Sunday, March 11, 2018

A pep talk from Leanne Dyck's dad

March was my dad's birth month. To celebrate his memory, I'm sharing a letter he sent several years ago. I've read and re-read this letter so many times over the years--when  I've needed that extra little bit of courage. 

Dear Leanne

There is an old saying--There is no fool like an old fool--to while I would add the line--"and the older the fool the bigger the fool and I am old--"71".

All this refers to the reception you received from me when you told me that you were going to try selling as a career.

I remember putting up all kinds of arguments against it. Finally, I have gotten around to thinking about it in a quieter manner and following is what I have come up with.

In the first place, I remember saying, "This is a poor time to change jobs--things are tough--we are in a recession" and so on.

The answer to that-- Well try as I might I just can't figure out what I would consider a good time to change-- you have heard all about the depression--but how many people picked that time to change or to start a new career--lots of them--And the ones that worked at it and gave it their best shot--they were the ones that were ready and when the depression ended--they rode the wave to the top--nothing worthwhile comes easily.

And then I told you that in my day if you had a job you hung onto it.

That's what I did! And I was a Postmaster for 32 years--nothing wrong with being a Postmaster for 32 years except it was in the same office and the same position. 

I lacked the nerve or self-confidence to change--to bid on a bigger office--because as I told myself "there would be a lotta hassle to change," and many other excuses, now I know that if you try something and it doesn't work out you learnt something and you are more knowledgeable and experienced than someone who didn't try.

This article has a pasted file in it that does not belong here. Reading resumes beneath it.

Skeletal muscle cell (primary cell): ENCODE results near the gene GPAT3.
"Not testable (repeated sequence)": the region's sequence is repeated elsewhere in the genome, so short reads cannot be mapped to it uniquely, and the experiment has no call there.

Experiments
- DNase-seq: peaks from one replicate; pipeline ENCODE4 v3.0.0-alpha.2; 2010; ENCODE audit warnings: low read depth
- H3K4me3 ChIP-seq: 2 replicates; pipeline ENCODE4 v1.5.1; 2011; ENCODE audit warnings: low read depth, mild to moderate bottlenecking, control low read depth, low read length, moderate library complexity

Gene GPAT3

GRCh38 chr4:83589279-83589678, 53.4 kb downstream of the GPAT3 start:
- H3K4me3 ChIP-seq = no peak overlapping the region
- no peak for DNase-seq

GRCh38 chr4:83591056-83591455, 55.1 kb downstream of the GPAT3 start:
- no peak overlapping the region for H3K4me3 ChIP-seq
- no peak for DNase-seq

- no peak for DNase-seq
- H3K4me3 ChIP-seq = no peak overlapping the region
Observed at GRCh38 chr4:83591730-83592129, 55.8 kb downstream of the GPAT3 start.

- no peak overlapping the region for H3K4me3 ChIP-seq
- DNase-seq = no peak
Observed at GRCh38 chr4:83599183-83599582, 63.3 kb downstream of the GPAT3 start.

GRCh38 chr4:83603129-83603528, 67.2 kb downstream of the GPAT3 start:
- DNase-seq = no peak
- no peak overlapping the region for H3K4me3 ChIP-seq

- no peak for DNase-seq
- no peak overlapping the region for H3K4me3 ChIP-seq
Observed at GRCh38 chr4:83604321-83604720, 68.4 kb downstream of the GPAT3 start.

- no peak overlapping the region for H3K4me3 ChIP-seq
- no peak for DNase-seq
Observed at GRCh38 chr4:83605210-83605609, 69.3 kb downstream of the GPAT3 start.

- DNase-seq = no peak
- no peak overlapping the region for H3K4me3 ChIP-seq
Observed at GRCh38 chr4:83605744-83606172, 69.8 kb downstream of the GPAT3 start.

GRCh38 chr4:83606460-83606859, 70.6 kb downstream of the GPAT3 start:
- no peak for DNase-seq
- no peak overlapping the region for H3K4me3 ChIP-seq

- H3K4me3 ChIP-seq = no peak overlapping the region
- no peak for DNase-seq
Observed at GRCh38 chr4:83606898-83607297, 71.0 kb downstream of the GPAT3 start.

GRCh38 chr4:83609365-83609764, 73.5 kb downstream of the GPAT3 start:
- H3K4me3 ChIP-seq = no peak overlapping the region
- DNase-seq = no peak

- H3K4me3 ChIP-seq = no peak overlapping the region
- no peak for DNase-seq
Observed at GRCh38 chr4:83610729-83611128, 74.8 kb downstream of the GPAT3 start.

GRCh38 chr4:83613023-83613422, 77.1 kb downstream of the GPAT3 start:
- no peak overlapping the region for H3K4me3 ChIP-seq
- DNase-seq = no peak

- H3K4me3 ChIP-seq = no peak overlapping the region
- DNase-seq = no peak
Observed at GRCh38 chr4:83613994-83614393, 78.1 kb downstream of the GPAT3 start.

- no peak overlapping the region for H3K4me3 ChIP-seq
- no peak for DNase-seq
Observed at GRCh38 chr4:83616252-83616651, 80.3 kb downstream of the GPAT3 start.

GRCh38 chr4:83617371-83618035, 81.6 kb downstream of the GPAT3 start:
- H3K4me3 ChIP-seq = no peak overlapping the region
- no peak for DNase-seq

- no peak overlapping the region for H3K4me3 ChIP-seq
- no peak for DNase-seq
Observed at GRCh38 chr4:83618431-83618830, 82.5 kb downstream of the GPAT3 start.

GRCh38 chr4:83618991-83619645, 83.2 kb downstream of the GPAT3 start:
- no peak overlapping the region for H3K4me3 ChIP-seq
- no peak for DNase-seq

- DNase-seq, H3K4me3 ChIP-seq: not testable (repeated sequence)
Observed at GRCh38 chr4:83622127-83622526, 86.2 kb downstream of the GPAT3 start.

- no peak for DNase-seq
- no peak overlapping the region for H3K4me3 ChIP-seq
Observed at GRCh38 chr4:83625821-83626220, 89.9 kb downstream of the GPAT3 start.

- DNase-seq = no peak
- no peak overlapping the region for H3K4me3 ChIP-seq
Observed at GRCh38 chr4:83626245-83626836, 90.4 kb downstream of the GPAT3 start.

Better to have loved and lost than never to have loved at all! says the wise saying by someone who had lived life.

The prize goes to the winner and the winner is the one who gives it the old college try--the winner is the one who takes a chance, the one who has self-confidence.

And then when you told me your intentions and I gave you all my arguments against them--I forgot, Leanne--that you can think as well as I--you know your situation better than I--you know what your goal is--How dare I tell you how to think and what is best--

And lastly--How could I doubt that you will do just fine -- You -- the girl who left home to join KATIMAVIK--who served her time--that was as much an experience as joining the army and one certainly learnt from that.

So after thinking all this out and mulling it over--I apologize for my negative attitude--for my hasty decision that you were wrong--I'm truly sorry and now I say to you.

GO FOR IT-- GIVE IT ALL YOU GOT you will win!

Here I will end my homily. I just hope I can always remember that you have a wealth of determination and are perfectly capable of paddling your own canoe.

All my love!

May all daughters. everywhere, receive such a letter.

Next post:  
Book review:  Precious Cargo by Craig Davidson (memoir)
A heartfelt look back at a man, a bus, and his special needs passengers.


Sharing my author journey...
Isn't it funny how life works? It makes more sense when you look back on it. I spent a lot of time wishing that the 

right publisher would find me. I wanted to have that manuscript published NOW. To make the waiting bearable, I spent invested time in developing my online community and my blog and in writing--working on the next project and the next and the next. In brief, I got stuff done that I may have not even thought about. And now, looking back, I'm thankful I had to wait.